PREVIEW-UPDATE 1-Sanofi seen prolonging Genzyme bid to mull CVRs

* Extension may help deal on contingent value rights

* Milestone agreement linked to Campath seen challenging

* CEOs may cross paths at Davos meeting in January
(Adds additional source comments on strategy)

By Caroline Jacobs and Noelle Mennella

PARIS, Dec 7 (BestGrowthStock) – Sanofi-Aventis SA (SASY.PA: ) will
likely buy time by extending its $18.5 billion cash offer for
Genzyme Corp (GENZ.O: ) and try to hammer out a deal that may
involve a higher pay-out if the U.S. biotech meets milestones.

The odds are that hardly any Genzyme investors will have
handed their shares this weekend to Sanofi for $69 each while
they have been trading at $70.24, on average, since July 23,
when stories broke of Sanofi’s interest in the group.

The French drugmaker’s tender offer for Genzyme ends at
11:59 p.m. New York time on Friday. Sanofi, which is expected
to extend the offer by 50 days, must make a statement before
the U.S. stock markets open on Monday.

Sanofi launched the offer on Oct. 4, frustrated by the
refusal of Genzyme’s board refusal even to sit down and talk.

Prolonging the tender would give both companies time to
reach a deal. One scenario includes linking Genzyme’s value to
the future performance of its key experimental multiple
sclerosis drug, Campath, people familiar with the situation

“Such a scenario is not absurd,” said one source close to
the matter, who declined to be identified because he was not
authorized to speak to the media.

Through contingent value rights (CVRs), Sanofi could end up
paying Genzyme investors more if Campath proves to be the
success that Genzyme expects. But investors will need

“Genzyme is pushing hard on this concept, but Sanofi hasn’t
necessarily bought into this,” said a second source, who
declined to be named because he was not authorized to speak to
the media.

The second source said Dec. 10 was not a hard deadline for
Sanofi but just one point in a process, and Sanofi did not feel
under pressure to raise its bid at the moment.

A third source added: “Genzyme believes heavily in the
value of Campath and is willing to gamble on that. That doesn’t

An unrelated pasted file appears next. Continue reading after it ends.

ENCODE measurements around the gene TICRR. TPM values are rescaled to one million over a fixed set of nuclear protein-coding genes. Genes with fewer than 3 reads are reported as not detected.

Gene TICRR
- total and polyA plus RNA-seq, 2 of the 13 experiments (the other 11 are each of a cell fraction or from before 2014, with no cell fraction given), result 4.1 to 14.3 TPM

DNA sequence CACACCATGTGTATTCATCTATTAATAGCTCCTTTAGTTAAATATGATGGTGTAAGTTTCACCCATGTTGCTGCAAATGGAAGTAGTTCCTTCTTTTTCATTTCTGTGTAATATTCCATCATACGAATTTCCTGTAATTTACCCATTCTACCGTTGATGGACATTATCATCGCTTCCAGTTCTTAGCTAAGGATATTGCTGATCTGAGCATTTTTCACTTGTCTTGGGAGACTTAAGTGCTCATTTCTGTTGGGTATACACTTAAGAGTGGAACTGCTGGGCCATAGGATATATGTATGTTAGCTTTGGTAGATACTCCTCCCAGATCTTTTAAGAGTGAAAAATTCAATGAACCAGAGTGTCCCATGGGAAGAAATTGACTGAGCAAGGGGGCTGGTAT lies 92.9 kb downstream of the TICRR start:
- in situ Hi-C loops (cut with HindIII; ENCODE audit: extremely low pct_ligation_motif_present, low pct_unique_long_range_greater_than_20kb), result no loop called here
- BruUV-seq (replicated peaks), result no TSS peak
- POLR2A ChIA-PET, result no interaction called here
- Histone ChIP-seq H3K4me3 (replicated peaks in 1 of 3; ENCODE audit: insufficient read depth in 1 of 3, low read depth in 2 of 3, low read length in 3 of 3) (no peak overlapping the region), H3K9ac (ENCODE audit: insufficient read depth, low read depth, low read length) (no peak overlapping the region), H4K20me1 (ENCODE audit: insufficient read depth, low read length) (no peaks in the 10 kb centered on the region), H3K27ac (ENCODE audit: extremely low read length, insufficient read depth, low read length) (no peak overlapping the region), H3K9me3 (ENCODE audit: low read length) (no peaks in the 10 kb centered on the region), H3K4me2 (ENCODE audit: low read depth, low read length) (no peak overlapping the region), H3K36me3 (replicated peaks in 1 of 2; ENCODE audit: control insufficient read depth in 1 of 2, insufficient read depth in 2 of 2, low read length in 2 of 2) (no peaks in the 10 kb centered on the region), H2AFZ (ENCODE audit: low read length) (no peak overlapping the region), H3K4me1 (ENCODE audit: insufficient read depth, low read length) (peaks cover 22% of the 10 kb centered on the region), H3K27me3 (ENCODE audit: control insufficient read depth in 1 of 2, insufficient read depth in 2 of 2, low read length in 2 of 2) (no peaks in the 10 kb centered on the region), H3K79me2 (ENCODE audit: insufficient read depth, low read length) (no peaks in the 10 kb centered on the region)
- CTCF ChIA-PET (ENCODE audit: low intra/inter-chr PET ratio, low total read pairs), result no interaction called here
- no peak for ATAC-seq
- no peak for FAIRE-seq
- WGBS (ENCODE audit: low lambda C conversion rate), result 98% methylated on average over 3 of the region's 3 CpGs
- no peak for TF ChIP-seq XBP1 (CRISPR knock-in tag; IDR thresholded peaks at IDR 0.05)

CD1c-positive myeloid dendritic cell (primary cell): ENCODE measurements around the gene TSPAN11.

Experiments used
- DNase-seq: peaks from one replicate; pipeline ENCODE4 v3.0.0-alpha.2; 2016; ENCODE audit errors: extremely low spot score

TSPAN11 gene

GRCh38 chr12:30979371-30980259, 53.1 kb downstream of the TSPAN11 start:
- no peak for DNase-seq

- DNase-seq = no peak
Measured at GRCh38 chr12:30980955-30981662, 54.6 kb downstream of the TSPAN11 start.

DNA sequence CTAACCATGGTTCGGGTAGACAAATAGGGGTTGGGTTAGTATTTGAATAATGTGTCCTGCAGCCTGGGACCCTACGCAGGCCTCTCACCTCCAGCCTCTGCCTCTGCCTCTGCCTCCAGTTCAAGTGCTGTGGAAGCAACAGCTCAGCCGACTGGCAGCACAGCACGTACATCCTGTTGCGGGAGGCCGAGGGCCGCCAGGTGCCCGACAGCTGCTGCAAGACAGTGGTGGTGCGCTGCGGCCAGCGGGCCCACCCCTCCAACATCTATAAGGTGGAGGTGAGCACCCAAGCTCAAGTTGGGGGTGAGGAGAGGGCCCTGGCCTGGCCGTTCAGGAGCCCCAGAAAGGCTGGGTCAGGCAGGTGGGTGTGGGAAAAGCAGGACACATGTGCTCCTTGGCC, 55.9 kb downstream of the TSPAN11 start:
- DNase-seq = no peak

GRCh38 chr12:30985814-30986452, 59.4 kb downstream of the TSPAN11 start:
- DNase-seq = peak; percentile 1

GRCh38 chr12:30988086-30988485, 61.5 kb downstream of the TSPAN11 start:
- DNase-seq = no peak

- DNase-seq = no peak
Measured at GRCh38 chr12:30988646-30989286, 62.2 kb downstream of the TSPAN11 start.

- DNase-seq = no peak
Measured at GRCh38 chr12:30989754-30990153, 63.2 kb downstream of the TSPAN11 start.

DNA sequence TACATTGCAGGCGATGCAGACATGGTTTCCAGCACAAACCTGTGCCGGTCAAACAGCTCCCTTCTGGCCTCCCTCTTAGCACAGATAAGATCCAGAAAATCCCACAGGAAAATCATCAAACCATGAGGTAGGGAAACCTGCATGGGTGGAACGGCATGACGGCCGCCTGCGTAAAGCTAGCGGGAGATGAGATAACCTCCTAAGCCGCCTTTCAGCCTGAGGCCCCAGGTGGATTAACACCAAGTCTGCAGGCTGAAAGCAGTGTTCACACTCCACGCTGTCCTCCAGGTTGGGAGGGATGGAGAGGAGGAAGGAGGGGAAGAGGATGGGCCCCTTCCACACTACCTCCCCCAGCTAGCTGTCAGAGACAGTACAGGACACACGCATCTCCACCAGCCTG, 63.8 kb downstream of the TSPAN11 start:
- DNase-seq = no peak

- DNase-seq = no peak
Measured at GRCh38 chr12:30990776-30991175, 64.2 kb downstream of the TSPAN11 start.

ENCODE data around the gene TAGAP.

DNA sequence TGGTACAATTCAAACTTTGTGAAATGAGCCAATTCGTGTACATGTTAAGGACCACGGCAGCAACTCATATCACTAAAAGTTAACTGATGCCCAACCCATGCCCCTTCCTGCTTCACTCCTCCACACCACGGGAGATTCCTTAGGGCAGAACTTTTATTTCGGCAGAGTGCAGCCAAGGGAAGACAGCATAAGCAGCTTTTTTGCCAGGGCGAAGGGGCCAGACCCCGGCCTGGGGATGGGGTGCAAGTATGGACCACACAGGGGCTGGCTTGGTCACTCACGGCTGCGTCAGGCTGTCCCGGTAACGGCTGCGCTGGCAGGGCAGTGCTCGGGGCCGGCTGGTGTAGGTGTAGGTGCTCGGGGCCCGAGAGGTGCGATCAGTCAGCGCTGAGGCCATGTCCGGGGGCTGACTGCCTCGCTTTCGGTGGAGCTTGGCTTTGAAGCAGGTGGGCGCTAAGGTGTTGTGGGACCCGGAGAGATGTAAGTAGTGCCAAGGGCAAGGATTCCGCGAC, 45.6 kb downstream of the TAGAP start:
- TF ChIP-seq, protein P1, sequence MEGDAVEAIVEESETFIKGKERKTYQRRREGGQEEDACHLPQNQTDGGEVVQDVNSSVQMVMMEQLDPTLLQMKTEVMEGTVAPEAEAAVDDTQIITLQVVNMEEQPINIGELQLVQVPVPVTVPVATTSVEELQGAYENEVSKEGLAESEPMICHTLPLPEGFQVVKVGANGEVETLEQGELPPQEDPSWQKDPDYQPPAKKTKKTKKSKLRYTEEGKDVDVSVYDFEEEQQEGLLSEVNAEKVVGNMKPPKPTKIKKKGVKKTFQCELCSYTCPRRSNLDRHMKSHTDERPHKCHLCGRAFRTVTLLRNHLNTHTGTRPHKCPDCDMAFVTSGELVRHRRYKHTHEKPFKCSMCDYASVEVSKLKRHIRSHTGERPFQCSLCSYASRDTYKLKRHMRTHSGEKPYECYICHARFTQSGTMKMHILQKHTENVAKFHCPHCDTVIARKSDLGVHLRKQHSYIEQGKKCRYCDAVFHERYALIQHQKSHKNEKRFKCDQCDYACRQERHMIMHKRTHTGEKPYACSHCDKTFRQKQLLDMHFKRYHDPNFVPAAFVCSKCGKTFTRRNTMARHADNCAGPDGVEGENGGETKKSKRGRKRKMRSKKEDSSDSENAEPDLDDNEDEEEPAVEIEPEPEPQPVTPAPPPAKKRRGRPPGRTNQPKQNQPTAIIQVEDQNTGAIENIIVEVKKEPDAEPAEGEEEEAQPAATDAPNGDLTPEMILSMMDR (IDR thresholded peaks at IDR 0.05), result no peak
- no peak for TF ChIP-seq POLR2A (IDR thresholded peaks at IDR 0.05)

mean, though, that discussions of a higher outright price are
off the table.”


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For other stories on Genzyme bid battle: [ID:nN20244039]


The two sides have not had direct CEO-level talks, but
their advisers have been in contact, two of the sources said.

Viehbacher and Genzyme’s Henri Termeer have met only once,
on Sept. 20, to discuss the situation, but the two men may well
bump into each other again next month in Davos, when they are
both expected to attend the annual World Economic Forum, from
Jan. 26 to 30.

Whether they have anything to discuss will depend on
progress in behind-the-scenes talks between their advisers.

“Extending the offer as it stands seems somewhat futile but
extending it to bide time and negotiate a CVR and then increase
the offer could be a strategy,” Collins Stewart analyst
Emmanuel Papadakis said. “Sanofi would likely rather base a
higher offer on a CVR than increase it just to get talks

Sanofi has dismissed Genzyme’s $3.5 billion sales estimate
for Campath as “unrealistic” and has pulled together analyst
forecasts giving a $700 million sales average.

Termeer said last month he was open to a CVR for Campath
and Sanofi’s finance chief, Jerome Contamine, told Reuters last
week that using such a mechanism to bridge valuation disputes
was interesting in principle. [ID:nLDE6B01WV]

“Everyone is pitching the idea of a CVR, but that’s not the
only option,” the third source said.


Viehbacher has repeatedly said he is in no rush and that
the Genzyme situation would not distract from other issues.
Analysts agree a CVR could help break the deadlock, though
negotiating the terms will be challenging.

“It will be hard for Sanofi to prove to Genzyme
shareholders that it did its utmost to maximize the value of
Campath. After all, Sanofi needs to try and maximize the value
of its entire multiple sclerosis franchise and not just of one
product,” said a Frankfurt-based analyst who asked not to be
named. Sanofi sells its own MS treatment, Copaxone, and is
developing teriflunomide.

When Fresenius (FREG_p.DE: ) bought infusion drugmaker APP
Pharmaceuticals in 2008, its takeover price had a tradeable CVR
attached that could deliver an extra payment of up to $6 if APP
exceeded core earnings targets. The rights (APCVZ.O: ) now trade
at just 4 cents.

At any rate, analysts are convinced Sanofi will ultimately
need to increase its bid for Genzyme. Genzyme shareholder and
board member Ralph Whitworth said early this month the
ingredients for a deal were there but that the current offer
was “not even a good starting point.” [ID:nN02273530]

Buying Genzyme would give Sanofi a new area for growth, the
high-margin business of rare diseases, as it seeks to diversify
its business to make up for patent losses that will take out
roughly a third of its 2008 sales base through to 2013.

Sanofi shares have dropped 11 percent this year compared
with a 4.5 percent rise in the European healthcare sector
(.SXDP: ). Trading at 6.9 times their expected earnings per
share, they are the cheapest among big European pharma stocks.
(Additional reporting by Julien Ponthus and Blaise Robinson in
Paris, Ben Hirschler in London and Jessica Hall in
Philadelphia; Editing by Steve Orlofsky)

PREVIEW-UPDATE 1-Sanofi seen prolonging Genzyme bid to mull CVRs